Microaggressions in this category manifested as people treating participants as representatives of all Black Women. Several participants mentioned microaggressions where colleagues were surprised at their interests and activities because they were at odds with stereotypes.
Many participants brought up a sense of invisibility. Participants would not get the same level of eye contact, for instance, as their white and male counterparts. Some noted white or male colleagues repeating their ideas and taking credit.
Participants talked about not being invited to social activities and work events at the same frequency as their colleagues. For some, the fact of being excluded resulted in having to catch up in the middle of a project and appearing uninformed.
Religion and Spirituality
This coping strategy engendered feelings such as empowerment, protection, forgiveness, and feeling grounded.
Holder discussed having “pride in self, family, and culture” as critical coping strategies, as well having pride and confidence in oneself.
“In cognitive, physical, and linguistic ways, Black Women shift their body, speech, and attire to counter images of inferiority and stereotypes in the workplace,” says Holder. Some participants defined shifting as purposefully emphasizing commonalities and deemphasizing differences, or revealing only certain aspects of themselves to coworkers. Others said it is challenging stereotypes by “keeping colleagues guessing as to who she is as a person.”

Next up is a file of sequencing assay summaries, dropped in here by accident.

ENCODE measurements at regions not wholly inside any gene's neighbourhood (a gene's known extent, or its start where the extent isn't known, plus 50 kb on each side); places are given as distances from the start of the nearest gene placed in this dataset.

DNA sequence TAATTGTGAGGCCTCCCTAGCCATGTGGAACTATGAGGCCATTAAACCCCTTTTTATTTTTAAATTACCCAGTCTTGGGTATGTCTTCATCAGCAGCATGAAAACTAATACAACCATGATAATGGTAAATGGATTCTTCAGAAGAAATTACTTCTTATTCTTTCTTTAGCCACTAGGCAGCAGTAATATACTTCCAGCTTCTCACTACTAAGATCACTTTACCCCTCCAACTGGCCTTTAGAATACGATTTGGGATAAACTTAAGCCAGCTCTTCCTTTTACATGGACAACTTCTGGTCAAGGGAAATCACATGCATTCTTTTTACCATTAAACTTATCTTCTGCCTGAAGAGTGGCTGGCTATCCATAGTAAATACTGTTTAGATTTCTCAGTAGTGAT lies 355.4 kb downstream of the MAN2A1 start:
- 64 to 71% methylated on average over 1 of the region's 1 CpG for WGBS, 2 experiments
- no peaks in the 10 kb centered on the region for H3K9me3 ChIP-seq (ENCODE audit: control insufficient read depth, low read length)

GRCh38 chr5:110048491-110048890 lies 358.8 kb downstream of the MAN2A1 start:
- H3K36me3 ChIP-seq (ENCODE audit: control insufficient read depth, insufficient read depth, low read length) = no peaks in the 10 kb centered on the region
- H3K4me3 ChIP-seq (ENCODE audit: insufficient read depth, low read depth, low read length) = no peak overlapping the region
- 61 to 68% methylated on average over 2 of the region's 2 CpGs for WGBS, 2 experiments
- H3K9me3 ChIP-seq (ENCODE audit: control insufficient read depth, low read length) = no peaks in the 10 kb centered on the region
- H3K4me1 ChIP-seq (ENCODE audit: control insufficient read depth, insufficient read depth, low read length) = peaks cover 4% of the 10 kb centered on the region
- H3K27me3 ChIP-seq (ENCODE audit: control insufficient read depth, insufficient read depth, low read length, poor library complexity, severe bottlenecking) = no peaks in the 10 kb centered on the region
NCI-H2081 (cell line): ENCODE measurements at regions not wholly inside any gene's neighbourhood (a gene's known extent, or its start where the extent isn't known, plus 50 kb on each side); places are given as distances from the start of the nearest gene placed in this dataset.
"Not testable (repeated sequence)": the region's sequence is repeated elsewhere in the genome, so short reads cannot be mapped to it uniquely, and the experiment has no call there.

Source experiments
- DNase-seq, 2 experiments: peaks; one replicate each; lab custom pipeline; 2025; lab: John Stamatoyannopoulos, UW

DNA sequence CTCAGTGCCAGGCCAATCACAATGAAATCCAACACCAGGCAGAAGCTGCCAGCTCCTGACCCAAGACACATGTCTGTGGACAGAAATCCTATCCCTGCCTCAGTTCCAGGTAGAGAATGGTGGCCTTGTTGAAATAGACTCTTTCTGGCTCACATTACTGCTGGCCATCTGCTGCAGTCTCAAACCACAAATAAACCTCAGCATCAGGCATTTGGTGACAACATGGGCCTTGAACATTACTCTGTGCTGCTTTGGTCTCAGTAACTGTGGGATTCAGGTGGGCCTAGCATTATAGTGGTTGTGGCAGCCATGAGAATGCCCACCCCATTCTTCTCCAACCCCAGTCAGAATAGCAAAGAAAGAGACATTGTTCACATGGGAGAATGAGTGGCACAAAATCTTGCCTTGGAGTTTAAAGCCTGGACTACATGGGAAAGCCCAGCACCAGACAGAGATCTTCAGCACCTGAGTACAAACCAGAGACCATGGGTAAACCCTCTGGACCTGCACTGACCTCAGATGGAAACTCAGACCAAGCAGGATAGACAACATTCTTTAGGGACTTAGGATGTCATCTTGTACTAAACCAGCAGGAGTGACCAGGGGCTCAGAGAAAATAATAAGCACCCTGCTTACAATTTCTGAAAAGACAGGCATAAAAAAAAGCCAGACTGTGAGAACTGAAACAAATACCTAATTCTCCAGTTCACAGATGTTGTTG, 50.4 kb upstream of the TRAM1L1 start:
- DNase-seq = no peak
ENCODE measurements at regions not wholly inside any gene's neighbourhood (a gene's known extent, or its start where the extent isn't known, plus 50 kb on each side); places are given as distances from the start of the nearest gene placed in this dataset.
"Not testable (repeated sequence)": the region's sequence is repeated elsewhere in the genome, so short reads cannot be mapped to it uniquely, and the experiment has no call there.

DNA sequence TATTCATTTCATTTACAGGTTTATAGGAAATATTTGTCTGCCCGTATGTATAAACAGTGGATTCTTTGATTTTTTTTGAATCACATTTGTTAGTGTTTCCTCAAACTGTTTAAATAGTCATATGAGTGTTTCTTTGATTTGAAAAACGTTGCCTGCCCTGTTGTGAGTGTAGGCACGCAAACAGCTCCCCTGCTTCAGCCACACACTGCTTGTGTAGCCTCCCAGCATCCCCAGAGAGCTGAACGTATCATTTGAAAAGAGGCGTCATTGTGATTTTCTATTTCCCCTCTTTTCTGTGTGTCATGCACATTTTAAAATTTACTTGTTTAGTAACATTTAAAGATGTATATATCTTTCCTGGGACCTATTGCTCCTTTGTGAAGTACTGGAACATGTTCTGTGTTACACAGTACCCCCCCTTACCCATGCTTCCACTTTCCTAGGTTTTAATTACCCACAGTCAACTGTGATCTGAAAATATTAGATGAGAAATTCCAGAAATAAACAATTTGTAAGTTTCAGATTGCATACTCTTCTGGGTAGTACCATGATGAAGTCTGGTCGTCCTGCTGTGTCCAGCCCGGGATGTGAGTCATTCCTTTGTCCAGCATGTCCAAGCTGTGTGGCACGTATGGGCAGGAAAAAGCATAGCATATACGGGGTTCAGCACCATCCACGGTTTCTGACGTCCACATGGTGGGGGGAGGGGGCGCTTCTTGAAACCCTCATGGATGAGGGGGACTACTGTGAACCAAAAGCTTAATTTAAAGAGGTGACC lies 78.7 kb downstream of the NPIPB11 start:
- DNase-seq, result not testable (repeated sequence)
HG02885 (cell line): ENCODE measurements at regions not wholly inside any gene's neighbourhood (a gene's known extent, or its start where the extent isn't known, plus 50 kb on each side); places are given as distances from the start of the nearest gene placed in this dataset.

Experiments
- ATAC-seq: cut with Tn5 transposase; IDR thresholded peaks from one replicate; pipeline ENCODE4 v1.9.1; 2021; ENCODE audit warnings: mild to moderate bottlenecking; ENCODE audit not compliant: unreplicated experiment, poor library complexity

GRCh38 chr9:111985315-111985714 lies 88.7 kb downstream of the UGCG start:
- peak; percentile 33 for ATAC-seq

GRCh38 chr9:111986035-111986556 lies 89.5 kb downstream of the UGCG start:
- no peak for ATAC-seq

It was important for participants to have trusted advisers who have been in similar situations and were able to provide guidance, help to avoid internalizing microaggressions, and provide resources that may be otherwise unavailable.
Sponsorship and Mentorship
Similarly, sponsors and mentors empowered women and “validat[ed]their feelings when they encountered racial microaggressions.” Holder talked about the idea of having “air cover,” i.e. colleagues who are not only supportive as direct mentors but will also advocate for minority employees’ success. Holder talked about one participant whose colleague said “You’re in the room for a reason” and told her that her voice is valid and necessary.
Self-care techniques like hobbies or spending time with family are important to decompress.
Holder concluded her lecture talking about the implications of her research for organizations, mental health professionals, and perpetrators of microaggressions. Organizations need to acknowledge that representation matters; incorporate diversity into strategic planning; train culturally competent leaders; have diverse candidates in every hiring pool; and create a clear zero tolerance policy for aggressions, micro- and otherwise. Mental health professionals need to acknowledge their own biases and prejudices; become culturally competent; and recognize and validate the unique experiences of people of color. Perpetrators of microaggressions need to acknowledge their white privilege and dispel the myth of meritocracy.
In the Q&A, Holder discussed how her research into Black Women’s experiences corporate America may be translatable for other minority groups and for other industries. She stressed the importance of continual discussion, assessment, and action around ensuring equity for all employees.